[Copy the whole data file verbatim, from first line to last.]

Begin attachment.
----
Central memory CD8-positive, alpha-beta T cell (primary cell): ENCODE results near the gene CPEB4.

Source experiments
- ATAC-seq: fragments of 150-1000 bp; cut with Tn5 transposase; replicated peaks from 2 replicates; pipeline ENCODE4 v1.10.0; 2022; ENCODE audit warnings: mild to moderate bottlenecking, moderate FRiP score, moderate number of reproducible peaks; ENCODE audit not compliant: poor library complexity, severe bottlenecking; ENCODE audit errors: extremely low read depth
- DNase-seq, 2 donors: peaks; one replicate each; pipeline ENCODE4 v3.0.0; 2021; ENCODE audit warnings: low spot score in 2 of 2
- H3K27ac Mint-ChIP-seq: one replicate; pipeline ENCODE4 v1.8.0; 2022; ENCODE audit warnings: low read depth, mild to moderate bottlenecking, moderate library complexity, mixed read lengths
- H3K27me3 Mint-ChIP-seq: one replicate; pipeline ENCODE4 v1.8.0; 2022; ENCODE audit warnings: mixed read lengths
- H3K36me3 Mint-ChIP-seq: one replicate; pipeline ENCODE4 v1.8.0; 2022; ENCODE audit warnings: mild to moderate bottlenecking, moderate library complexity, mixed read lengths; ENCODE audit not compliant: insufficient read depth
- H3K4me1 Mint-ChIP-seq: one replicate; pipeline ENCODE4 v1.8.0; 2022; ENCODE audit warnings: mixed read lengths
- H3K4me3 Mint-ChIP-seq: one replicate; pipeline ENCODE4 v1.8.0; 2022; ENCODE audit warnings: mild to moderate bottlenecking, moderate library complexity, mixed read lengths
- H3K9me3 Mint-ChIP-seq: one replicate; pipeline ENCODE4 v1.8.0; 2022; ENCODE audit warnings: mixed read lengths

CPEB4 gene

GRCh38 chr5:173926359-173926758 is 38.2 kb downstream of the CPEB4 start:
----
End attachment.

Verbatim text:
Central memory CD8-positive, alpha-beta T cell (primary cell): ENCODE results near the gene CPEB4.

Source experiments
- ATAC-seq: fragments of 150-1000 bp; cut with Tn5 transposase; replicated peaks from 2 replicates; pipeline ENCODE4 v1.10.0; 2022; ENCODE audit warnings: mild to moderate bottlenecking, moderate FRiP score, moderate number of reproducible peaks; ENCODE audit not compliant: poor library complexity, severe bottlenecking; ENCODE audit errors: extremely low read depth
- DNase-seq, 2 donors: peaks; one replicate each; pipeline ENCODE4 v3.0.0; 2021; ENCODE audit warnings: low spot score in 2 of 2
- H3K27ac Mint-ChIP-seq: one replicate; pipeline ENCODE4 v1.8.0; 2022; ENCODE audit warnings: low read depth, mild to moderate bottlenecking, moderate library complexity, mixed read lengths
- H3K27me3 Mint-ChIP-seq: one replicate; pipeline ENCODE4 v1.8.0; 2022; ENCODE audit warnings: mixed read lengths
- H3K36me3 Mint-ChIP-seq: one replicate; pipeline ENCODE4 v1.8.0; 2022; ENCODE audit warnings: mild to moderate bottlenecking, moderate library complexity, mixed read lengths; ENCODE audit not compliant: insufficient read depth
- H3K4me1 Mint-ChIP-seq: one replicate; pipeline ENCODE4 v1.8.0; 2022; ENCODE audit warnings: mixed read lengths
- H3K4me3 Mint-ChIP-seq: one replicate; pipeline ENCODE4 v1.8.0; 2022; ENCODE audit warnings: mild to moderate bottlenecking, moderate library complexity, mixed read lengths
- H3K9me3 Mint-ChIP-seq: one replicate; pipeline ENCODE4 v1.8.0; 2022; ENCODE audit warnings: mixed read lengths

CPEB4 gene

GRCh38 chr5:173926359-173926758 is 38.2 kb downstream of the CPEB4 start: